Health

What Happens If You Lose Your COVID Vaccine Card?

It’s not like it’s a credit card, but you’ll still want to safeguard it.

Unrecognizable woman filling COVID-19 vaccination record card.
ArtistGNDphotography/E+/Getty Images

You’ve gotten your COVID vaccine, and are one step closer to being able to hug your bestie for the first time in eight centuries. But whether you’re in between your two appointments or are fully vaccinated and preparing to go on that long-postponed vacation, that panic of figuring out what happens when you lose your COVID vaccine card is becoming all too common (hint: check under your laptop).

Even though it doesn’t look like anything special, your COVID vaccine card is the only proof you’ll have on hand that you’ve gotten your vaccination. As such, it’s the closest thing there is to a vaccine passport, which may well become essential for everything from international travel to attending college classes. Sure, your vaccination provider should have your appointment information on record — but having your vaccine card on you means you won’t have to go through the hassle of checking in with someone else to prove that yes, you are in fact fully vaccinated (if someone asks). That’s why it’s a good thing to keep protected — or, figure out how to get a new one if you lose it.

How Can I Protect My COVID Vaccine Card?

Protecting the info on your card starts with preventing yourself from misplacing your COVID vaccine card to begin with. At the very least, you’ll want to take a picture of the card — but if you want even greater peace of mind, there’s more than one way to keep your vaccine card safeguarded.

Take A Photo Of Your COVID Vaccine Card

The Centers for Disease Control and Prevention (CDC) recommends taking a clear photo of your COVID vaccine card as the fastest and easiest way to safeguard the information on it. It’ll only take a second, and it’ll make sure your info is saved even if you accidentally toss the card with last week’s mail.

Just don’t include your vaccine card photo in your social media-ready vaccine selfie. According to the U.S. Department of Veteran Affairs, people could use the info on it to open bank accounts under your name. People have also been creating and selling counterfeit cards. But as long as you don’t post it, you can take a photo of your vaccine card for yourself, save it to your phone or upload it onto your hard drive, and call it a day.

Get Your COVID Vaccine Card Laminated

If you want to make sure you’ve got a hard copy at all times, grab your mask and head out to your local Office Max or Office Depot. CNN reports that if you bring a coupon through July 25, these stores will make a free copy of your COVID vaccine card and laminate it, too. Staples is also offering to laminate COVID vaccine cards for free through May 1, reports CBSN Boston. If you’re a “keep-it-in-your-wallet” kind of human, laminating your card will keep it safe as you’re lugging it around in your back pocket every day. If you’re between COVID vaccine doses, though, you might want to wait to laminate it until you get your second shot; otherwise, the tech won’t be able to record that you are, in fact, fully vaccinated.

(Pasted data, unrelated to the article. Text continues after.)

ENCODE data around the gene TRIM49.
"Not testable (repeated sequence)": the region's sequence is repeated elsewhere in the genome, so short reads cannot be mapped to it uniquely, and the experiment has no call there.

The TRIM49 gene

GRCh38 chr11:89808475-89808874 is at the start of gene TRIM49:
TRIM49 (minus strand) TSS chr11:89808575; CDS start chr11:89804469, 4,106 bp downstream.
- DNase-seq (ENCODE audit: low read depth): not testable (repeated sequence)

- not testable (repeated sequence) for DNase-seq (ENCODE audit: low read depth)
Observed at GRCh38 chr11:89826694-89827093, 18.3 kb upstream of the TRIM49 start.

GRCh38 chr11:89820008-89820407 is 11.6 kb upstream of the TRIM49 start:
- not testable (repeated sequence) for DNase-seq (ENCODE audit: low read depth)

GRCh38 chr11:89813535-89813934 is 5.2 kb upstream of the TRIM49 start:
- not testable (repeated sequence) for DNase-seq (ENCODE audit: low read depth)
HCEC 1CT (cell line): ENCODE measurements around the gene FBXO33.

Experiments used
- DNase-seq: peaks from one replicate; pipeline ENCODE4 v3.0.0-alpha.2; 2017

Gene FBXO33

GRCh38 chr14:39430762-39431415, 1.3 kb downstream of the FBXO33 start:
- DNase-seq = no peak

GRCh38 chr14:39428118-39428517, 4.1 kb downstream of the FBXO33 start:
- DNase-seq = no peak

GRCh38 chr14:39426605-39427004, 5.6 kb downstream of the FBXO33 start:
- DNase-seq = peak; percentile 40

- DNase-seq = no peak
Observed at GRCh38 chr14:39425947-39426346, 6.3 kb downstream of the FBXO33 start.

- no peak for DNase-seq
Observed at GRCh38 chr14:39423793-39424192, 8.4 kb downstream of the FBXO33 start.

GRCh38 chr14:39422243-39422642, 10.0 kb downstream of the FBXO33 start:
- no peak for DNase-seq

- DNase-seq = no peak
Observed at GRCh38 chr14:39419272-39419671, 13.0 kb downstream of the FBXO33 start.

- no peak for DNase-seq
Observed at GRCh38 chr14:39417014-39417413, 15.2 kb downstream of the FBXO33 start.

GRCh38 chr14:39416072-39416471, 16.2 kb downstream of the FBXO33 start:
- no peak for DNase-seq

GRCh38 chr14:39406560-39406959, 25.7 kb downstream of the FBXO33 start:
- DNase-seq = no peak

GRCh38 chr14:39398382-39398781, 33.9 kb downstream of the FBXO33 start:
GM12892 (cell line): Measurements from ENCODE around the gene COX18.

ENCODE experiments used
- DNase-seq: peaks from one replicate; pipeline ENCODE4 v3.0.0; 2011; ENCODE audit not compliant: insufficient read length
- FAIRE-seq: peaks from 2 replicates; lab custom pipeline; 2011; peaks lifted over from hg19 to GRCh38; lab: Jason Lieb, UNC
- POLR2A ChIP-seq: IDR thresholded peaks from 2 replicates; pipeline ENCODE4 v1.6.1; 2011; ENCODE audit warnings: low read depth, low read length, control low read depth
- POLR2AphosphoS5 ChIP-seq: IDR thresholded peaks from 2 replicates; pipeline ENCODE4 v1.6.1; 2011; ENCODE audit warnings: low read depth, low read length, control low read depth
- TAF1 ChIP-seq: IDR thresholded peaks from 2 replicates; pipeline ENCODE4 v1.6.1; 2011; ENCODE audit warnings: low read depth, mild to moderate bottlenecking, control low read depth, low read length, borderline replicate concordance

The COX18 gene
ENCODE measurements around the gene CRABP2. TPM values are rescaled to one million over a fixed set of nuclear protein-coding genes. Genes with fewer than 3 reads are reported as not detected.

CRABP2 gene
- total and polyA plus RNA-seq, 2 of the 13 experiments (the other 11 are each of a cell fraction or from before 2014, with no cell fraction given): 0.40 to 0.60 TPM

Keep Your COVID Vaccine Card With Your Passport

Assuming that you keep your passport in a consistent and safe place, slip your COVID vaccine card (or a copy of it) in the book and secure it with a paperclip. That way, you’ll always know where it is in your apartment — especially when you’re getting ready to head out on a post-vaccination vacation.

How Do I Recover A Lost COVID Vaccine Card?

Your first stop after accidentally putting your vaccine card in with the laundry should be your vaccine provider. According to the CDC, the location where you got vaccinated should be able to help you replace your card.

If you can’t get in touch with your vaccination provider, the CDC recommends reaching out to your state health department’s immunization information system (IIS). Although the CDC itself isn’t collecting information on who’s getting vaccinated, vaccination providers are required to share that info with their state’s IIS — so they’re a good backup to call when you spill coffee all over your card.